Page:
It says that mechanical strain is zero. The author considers mechanical strain and thermal strain separately. The mechanical one is zero if there is no external force. He never say that the thermal strain, due to thermal expansion, is zero.
According to the article:
Thermal strain is due to the change in temperature of the bar.
Mechanical strain is due to external forces acting on the bar.
Both strains measure the change in dimensions, here focus being on length of the bar.
If the temerature is fixed and you pull the ends of the bar, the bar expands and you have a mechanical strain.
If the temperature is changed but no forces act on the bar, the bar again expands and this is thermal strain. This is what free expansion means. The bar may be on a frictionless table and the ends are free from any obstacle. So there are no horizontal forces on the bar.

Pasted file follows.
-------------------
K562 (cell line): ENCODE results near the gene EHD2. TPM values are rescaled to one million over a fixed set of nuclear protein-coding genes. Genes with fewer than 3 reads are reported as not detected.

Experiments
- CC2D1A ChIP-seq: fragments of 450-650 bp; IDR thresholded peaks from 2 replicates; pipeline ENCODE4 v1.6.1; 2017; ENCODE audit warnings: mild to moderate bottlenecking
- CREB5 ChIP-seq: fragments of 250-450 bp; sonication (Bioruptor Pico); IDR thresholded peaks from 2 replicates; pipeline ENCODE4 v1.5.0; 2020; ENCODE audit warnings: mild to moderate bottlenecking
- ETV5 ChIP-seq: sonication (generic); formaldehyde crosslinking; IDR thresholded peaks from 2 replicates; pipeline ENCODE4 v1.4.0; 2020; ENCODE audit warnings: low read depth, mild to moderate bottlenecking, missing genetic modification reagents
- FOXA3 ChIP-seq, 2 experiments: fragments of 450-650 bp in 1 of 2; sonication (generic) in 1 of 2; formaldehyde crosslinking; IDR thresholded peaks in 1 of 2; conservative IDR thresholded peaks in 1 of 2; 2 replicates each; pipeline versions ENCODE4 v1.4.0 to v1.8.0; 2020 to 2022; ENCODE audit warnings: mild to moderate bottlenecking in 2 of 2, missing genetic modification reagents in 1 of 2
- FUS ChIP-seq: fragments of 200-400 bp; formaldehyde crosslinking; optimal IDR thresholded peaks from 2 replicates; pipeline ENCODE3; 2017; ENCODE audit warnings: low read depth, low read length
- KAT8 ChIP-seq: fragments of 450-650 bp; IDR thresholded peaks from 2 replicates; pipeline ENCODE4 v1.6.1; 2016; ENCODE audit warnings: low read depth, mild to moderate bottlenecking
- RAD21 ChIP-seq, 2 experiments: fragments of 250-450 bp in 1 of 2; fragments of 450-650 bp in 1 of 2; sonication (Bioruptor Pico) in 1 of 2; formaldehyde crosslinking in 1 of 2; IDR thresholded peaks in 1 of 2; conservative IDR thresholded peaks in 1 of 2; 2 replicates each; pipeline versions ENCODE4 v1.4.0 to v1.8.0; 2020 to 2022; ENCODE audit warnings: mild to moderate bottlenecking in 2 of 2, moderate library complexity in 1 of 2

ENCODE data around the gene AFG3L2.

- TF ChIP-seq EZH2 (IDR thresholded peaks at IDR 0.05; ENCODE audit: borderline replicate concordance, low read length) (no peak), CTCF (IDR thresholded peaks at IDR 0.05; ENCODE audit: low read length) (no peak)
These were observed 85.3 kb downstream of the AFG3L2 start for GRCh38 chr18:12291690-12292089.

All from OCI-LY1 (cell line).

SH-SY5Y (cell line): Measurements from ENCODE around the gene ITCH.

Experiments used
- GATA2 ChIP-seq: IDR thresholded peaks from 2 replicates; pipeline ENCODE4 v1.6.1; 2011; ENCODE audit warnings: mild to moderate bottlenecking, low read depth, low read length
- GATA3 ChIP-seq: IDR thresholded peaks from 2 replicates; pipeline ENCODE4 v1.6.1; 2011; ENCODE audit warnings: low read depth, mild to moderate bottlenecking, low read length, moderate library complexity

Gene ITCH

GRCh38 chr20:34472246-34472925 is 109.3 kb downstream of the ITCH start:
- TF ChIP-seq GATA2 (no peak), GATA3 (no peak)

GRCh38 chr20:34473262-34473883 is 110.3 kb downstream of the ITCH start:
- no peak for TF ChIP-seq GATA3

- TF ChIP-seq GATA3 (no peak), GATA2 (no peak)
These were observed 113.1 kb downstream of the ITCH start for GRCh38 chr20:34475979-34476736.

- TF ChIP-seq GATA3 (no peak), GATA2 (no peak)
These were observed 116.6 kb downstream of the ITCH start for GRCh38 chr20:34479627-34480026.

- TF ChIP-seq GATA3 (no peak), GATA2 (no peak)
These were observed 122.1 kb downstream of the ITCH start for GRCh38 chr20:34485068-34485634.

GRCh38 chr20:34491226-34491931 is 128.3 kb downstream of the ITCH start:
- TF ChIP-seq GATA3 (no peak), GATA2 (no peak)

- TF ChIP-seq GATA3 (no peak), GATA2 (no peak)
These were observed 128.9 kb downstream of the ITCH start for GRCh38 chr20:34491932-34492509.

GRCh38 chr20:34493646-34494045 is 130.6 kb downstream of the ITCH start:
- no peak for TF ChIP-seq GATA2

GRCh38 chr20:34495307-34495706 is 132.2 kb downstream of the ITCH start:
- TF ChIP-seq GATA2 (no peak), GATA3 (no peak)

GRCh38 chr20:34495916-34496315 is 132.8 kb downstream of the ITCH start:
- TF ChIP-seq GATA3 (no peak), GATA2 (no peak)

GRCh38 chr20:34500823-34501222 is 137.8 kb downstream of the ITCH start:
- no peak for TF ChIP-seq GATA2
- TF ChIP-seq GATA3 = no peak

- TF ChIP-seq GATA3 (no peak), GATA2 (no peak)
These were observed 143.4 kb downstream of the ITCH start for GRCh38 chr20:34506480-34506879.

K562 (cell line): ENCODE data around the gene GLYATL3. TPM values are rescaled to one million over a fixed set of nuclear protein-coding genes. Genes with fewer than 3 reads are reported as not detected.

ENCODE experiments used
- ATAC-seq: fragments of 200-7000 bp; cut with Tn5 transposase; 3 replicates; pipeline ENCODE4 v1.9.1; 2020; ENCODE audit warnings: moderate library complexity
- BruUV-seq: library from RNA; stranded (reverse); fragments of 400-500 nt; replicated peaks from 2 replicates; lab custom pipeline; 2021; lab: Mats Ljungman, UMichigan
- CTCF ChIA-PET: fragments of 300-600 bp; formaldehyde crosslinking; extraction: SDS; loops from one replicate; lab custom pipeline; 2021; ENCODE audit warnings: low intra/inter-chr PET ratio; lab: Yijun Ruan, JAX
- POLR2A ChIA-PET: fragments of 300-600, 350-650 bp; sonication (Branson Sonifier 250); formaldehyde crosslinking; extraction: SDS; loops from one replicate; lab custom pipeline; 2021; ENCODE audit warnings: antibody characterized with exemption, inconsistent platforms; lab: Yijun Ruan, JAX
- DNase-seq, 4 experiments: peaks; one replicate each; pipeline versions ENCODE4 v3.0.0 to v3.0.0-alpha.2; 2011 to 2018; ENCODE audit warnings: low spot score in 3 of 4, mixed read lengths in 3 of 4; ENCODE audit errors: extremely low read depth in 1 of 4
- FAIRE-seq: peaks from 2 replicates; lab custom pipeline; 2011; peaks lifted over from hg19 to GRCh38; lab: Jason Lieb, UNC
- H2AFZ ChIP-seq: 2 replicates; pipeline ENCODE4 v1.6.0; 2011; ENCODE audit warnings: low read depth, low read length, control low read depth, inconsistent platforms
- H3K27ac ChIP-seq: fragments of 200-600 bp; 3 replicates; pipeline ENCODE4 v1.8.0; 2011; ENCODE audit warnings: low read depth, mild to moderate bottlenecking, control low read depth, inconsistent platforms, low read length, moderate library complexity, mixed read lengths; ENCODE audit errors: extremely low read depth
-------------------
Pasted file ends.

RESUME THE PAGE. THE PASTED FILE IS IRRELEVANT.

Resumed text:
In general, you can hae both strains at the same time and they can cancel out in the right conditions. If you heat the bar but you aplly some compression at the ends, you may have no change in length. You can imagine this as having the two strains with opposite signs and cancelling each other. But the net effect is no change in length so no strain. But there is a stress in the bar. You can consider this situation in two steps, if you want. You heat the bar, it expands. Then you apply some compression force and you bring it back to the initial length.